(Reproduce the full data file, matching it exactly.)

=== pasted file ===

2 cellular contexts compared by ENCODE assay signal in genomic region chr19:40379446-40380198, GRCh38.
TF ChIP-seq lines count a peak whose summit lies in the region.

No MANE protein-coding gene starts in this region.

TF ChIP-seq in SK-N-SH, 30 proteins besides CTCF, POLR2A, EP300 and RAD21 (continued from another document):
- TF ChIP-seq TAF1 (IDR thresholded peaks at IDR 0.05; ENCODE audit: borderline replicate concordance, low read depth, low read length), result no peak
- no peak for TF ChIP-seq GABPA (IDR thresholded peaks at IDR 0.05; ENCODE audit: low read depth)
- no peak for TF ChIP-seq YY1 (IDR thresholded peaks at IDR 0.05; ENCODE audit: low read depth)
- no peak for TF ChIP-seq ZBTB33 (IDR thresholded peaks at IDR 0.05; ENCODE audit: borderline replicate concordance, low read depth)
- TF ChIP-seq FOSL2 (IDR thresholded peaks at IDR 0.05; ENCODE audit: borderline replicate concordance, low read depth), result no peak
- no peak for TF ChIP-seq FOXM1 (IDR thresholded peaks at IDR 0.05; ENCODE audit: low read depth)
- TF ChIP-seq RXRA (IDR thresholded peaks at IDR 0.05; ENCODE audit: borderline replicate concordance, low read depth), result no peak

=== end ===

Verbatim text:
2 cellular contexts compared by ENCODE assay signal in genomic region chr19:40379446-40380198, GRCh38.
TF ChIP-seq lines count a peak whose summit lies in the region.

No MANE protein-coding gene starts in this region.

TF ChIP-seq in SK-N-SH, 30 proteins besides CTCF, POLR2A, EP300 and RAD21 (continued from another document):
- TF ChIP-seq TAF1 (IDR thresholded peaks at IDR 0.05; ENCODE audit: borderline replicate concordance, low read depth, low read length), result no peak
- no peak for TF ChIP-seq GABPA (IDR thresholded peaks at IDR 0.05; ENCODE audit: low read depth)
- no peak for TF ChIP-seq YY1 (IDR thresholded peaks at IDR 0.05; ENCODE audit: low read depth)
- no peak for TF ChIP-seq ZBTB33 (IDR thresholded peaks at IDR 0.05; ENCODE audit: borderline replicate concordance, low read depth)
- TF ChIP-seq FOSL2 (IDR thresholded peaks at IDR 0.05; ENCODE audit: borderline replicate concordance, low read depth), result no peak
- no peak for TF ChIP-seq FOXM1 (IDR thresholded peaks at IDR 0.05; ENCODE audit: low read depth)
- TF ChIP-seq RXRA (IDR thresholded peaks at IDR 0.05; ENCODE audit: borderline replicate concordance, low read depth), result no peak